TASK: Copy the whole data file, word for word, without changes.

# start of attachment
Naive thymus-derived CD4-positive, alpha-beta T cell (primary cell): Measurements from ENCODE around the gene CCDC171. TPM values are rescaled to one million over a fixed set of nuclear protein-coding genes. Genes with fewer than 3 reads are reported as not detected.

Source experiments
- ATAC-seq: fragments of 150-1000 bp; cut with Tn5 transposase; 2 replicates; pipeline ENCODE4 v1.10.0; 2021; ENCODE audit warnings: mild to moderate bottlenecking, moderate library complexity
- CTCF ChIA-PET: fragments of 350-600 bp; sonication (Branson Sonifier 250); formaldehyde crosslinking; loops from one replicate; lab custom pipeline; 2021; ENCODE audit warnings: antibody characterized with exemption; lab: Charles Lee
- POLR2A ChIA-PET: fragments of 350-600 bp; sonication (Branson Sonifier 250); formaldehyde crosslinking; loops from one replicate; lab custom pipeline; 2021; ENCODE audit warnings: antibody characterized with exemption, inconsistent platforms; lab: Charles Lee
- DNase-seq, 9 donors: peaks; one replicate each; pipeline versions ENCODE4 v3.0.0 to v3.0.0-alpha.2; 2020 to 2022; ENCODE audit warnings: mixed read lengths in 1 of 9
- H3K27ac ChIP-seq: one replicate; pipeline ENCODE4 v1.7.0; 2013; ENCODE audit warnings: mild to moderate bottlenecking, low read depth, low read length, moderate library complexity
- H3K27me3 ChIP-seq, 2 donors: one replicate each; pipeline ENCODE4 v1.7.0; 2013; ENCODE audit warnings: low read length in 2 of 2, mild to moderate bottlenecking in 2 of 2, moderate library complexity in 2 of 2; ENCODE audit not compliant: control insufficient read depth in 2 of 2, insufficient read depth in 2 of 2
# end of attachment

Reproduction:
Naive thymus-derived CD4-positive, alpha-beta T cell (primary cell): Measurements from ENCODE around the gene CCDC171. TPM values are rescaled to one million over a fixed set of nuclear protein-coding genes. Genes with fewer than 3 reads are reported as not detected.

Source experiments
- ATAC-seq: fragments of 150-1000 bp; cut with Tn5 transposase; 2 replicates; pipeline ENCODE4 v1.10.0; 2021; ENCODE audit warnings: mild to moderate bottlenecking, moderate library complexity
- CTCF ChIA-PET: fragments of 350-600 bp; sonication (Branson Sonifier 250); formaldehyde crosslinking; loops from one replicate; lab custom pipeline; 2021; ENCODE audit warnings: antibody characterized with exemption; lab: Charles Lee
- POLR2A ChIA-PET: fragments of 350-600 bp; sonication (Branson Sonifier 250); formaldehyde crosslinking; loops from one replicate; lab custom pipeline; 2021; ENCODE audit warnings: antibody characterized with exemption, inconsistent platforms; lab: Charles Lee
- DNase-seq, 9 donors: peaks; one replicate each; pipeline versions ENCODE4 v3.0.0 to v3.0.0-alpha.2; 2020 to 2022; ENCODE audit warnings: mixed read lengths in 1 of 9
- H3K27ac ChIP-seq: one replicate; pipeline ENCODE4 v1.7.0; 2013; ENCODE audit warnings: mild to moderate bottlenecking, low read depth, low read length, moderate library complexity
- H3K27me3 ChIP-seq, 2 donors: one replicate each; pipeline ENCODE4 v1.7.0; 2013; ENCODE audit warnings: low read length in 2 of 2, mild to moderate bottlenecking in 2 of 2, moderate library complexity in 2 of 2; ENCODE audit not compliant: control insufficient read depth in 2 of 2, insufficient read depth in 2 of 2